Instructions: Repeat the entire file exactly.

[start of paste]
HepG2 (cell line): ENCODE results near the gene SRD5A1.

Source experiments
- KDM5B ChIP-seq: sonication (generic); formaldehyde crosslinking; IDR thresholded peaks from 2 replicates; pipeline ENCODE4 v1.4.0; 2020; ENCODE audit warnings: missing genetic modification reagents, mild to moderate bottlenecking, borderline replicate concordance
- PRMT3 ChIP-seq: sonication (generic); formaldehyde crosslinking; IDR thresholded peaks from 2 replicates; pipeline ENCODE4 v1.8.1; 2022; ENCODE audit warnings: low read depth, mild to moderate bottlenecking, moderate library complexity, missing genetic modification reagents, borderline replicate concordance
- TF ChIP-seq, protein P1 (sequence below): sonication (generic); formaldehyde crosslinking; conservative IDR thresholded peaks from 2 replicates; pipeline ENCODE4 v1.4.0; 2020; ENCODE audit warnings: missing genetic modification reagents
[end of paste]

HepG2 (cell line): ENCODE results near the gene SRD5A1.

Source experiments
- KDM5B ChIP-seq: sonication (generic); formaldehyde crosslinking; IDR thresholded peaks from 2 replicates; pipeline ENCODE4 v1.4.0; 2020; ENCODE audit warnings: missing genetic modification reagents, mild to moderate bottlenecking, borderline replicate concordance
- PRMT3 ChIP-seq: sonication (generic); formaldehyde crosslinking; IDR thresholded peaks from 2 replicates; pipeline ENCODE4 v1.8.1; 2022; ENCODE audit warnings: low read depth, mild to moderate bottlenecking, moderate library complexity, missing genetic modification reagents, borderline replicate concordance
- TF ChIP-seq, protein P1 (sequence below): sonication (generic); formaldehyde crosslinking; conservative IDR thresholded peaks from 2 replicates; pipeline ENCODE4 v1.4.0; 2020; ENCODE audit warnings: missing genetic modification reagents